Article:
TOWSON, Md. - The Ravens will go into Gillette Stadium in Foxborough, Massachusetts as a 9.5 underdog to the New England Patriots. Why?
As the point spread was announced Monday, Ravens fans in our newsroom, across the street at Starbucks and in the supermarket a block away asked the question as they looked at each other in dismay.
So far in the postseason, the Ravens have averaged two yards more in total offense than the Patriots. Critics will argue the stat isn't exactly a fair comparison as the Patriots had a bye the first week of the playoffs and only played one game. The Ravens played two.
Ok... So how do the two teams match up using the regular season as a guide?
The Patriots are top in the league in total offensive yards while Baltimore holds the 16 th spot. The two teams are separated by nearly 80 yards per game on average. The Patriots are ninth in the league in rushing defense, limiting opponents to about 102 yards per game. The ground game is arguably the Ravens' strongest stat as the team averages 118 yards per game from the backfield, narrowly missing the league's top 10 list.
In total defense, the Patriots limited opponents to 20.7 points per game and 373.2 yards. The Ravens held regular season opponents to 21.5 points per game and an average of about 350 yards.
So that must be it. The folks that create the lines are basing the line on the fact that statistically, the Patriots are a better offensive team. The two defenses are negated in line-making as the stats are so similar. Normally, a team is given a three-point advantage in such a game when playing at home.
So, the 9.5 doesn't sound so bad now, right?
While a little insulted, fans say it's not a concern.
Pat Nolte of Stoneleigh has been a Baltimore football fan since the days of the Colts in the Charm City. He sees the spread as more motivation for a team already coming to Foxborough with an agenda.
"It's a good thing," he said. "It gives the Ravens more motivation to shove it down their throats."
More insulting than the point spread, Nolte says, was the national coverage in print media about the Ravens, better, a lack of coverage in his eyes.
A Flacco believer since the day he was signed, Nolte says if Flacco is given time to throw, plays will be made. He also has faith in Ray Lewis and his ability to motivate the team, no matter the pregame predictions.
"Ray is like the heart of the team," Nolte says. "He's the one that did it."
While teams normally play better at home, Tom Brady's passing percentage is lower in Foxborough. Similar to most quarterbacks in the league, his passing percentage gets worse once he gets behind in games. It's not rocket science. A pick six is damaging to your rating when it happens.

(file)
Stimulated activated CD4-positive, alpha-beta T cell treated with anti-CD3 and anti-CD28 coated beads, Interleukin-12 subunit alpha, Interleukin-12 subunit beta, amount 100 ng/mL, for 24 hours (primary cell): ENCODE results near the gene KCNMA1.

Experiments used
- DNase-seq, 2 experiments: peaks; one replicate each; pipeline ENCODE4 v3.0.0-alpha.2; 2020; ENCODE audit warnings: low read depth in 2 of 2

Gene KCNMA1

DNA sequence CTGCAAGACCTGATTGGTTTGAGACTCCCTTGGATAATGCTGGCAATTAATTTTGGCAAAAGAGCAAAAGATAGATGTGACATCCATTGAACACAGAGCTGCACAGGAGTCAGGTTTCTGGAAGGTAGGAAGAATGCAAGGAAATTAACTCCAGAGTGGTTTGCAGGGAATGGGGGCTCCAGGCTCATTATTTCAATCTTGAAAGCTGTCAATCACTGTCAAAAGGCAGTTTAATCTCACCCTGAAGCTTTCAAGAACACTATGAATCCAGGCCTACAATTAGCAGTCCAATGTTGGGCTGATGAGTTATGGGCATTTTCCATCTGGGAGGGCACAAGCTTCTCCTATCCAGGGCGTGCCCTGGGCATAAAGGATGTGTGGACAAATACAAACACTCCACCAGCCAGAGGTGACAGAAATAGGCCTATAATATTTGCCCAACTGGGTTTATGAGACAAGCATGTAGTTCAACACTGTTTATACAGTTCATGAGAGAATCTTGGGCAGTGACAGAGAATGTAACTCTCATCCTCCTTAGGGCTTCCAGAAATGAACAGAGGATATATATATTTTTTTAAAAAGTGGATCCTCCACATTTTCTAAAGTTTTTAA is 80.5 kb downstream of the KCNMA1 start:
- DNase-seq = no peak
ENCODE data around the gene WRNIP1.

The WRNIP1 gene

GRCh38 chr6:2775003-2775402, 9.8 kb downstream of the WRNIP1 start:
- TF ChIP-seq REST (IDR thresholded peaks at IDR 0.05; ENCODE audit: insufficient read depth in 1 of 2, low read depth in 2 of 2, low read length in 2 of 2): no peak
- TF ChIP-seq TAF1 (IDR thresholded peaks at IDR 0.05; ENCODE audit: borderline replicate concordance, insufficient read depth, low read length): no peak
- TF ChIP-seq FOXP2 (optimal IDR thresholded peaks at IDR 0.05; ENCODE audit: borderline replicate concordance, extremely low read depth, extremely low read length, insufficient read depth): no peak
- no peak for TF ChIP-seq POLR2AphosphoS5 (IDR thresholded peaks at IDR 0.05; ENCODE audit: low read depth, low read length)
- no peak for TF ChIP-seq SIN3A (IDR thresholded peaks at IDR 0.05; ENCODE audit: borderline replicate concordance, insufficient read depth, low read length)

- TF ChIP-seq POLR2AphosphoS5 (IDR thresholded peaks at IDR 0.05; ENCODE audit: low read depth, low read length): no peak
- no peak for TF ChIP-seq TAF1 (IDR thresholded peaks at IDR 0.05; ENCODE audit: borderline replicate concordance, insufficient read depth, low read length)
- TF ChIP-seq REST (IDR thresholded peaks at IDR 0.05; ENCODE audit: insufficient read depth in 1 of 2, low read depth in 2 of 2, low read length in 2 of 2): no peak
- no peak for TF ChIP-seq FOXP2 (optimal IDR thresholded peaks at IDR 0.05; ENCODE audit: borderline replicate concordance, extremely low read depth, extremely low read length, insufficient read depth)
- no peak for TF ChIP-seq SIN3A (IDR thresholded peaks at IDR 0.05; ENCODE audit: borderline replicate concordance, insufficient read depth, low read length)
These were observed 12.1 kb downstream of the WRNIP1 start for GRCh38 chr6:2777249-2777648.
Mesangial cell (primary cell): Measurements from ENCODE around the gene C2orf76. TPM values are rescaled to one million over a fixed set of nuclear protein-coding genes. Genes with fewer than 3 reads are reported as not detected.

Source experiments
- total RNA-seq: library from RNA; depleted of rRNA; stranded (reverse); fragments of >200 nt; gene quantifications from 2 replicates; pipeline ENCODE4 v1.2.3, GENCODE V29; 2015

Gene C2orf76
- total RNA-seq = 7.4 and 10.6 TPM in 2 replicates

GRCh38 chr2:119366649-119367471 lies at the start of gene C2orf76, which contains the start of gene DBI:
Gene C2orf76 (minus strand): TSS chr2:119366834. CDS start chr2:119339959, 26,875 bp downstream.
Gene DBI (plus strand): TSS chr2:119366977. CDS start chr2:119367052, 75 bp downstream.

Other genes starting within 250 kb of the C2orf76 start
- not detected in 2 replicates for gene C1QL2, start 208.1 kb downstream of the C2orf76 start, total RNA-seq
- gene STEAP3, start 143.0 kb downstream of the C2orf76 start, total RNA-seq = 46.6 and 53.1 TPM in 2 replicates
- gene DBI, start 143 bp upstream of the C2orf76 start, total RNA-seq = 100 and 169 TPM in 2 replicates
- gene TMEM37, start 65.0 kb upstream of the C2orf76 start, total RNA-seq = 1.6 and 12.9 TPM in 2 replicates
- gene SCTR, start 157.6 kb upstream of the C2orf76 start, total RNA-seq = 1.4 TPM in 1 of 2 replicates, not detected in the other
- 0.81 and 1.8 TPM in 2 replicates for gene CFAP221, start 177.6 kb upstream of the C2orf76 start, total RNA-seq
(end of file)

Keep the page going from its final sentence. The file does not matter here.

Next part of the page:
A motivated Ravens defense led by Ray Lewis could be the "spread buster."
Nolte isn't the only fan that believes it.
Stacey Bradford of Towson calls the 9.5 point spread "inspiring."
"It was 9-10 against Denver, and we kicked their butt," Bradford said Monday after hearing the news. "…I think it's just spice."
The Denver Broncos had the second-best defense in the league going into the game against the Ravens as they held opponents to an average of 18 points and about 291 offensive yards. The Ravens scored 38 Saturday and did it against Pro Bowl selections Von Miller (linebacker) and Champ Bailey (cornerback).
It's a feat that the Patriots have noted, no matter the spread. Is Brady disappointed that he isn't getting a matchup with Peyton Manning that had many NFL fans salivating?
If he is, you couldn't tell from post-game remarks Sunday.
"I think the two best teams are in the finals," Brady said. "Baltimore certainly deserves to be here and so do we. So, it's very fitting. We played them early in the year; they got us. We blew a pretty big lead there at the end. We're going to have to play our best game this week."
The Ravens scooted by the Patriots, 31-30 when they met in September. Last year, in the same point in the playoffs, the Patriots defeated the Ravens 23-20. The teams are 1-1 in the post season all-time. In regular season play, prior to this season's win, the Patriots bested the Ravens in six straight meetings.
Ravens coach John Harbaugh says it's created a rivalry.
"We've been there a number of times. It's definitely grown into quite a rivalry we would like to say," Harbaugh said Monday. "I don't know how they feel about that, but we have tremendous respect for the New England Patriots – their coaches, starting with their head coach, Bill Belichick; their quarterback, Tom Brady; their special teams, Scott O'Brien. They just have a tremendous staff, tremendous players, tremendous tradition. It's always a huge challenge for us, but it's one that we are excited about and we look forward to."
* ABC2 News reporter Roosevelt Leftwich contributed to this report.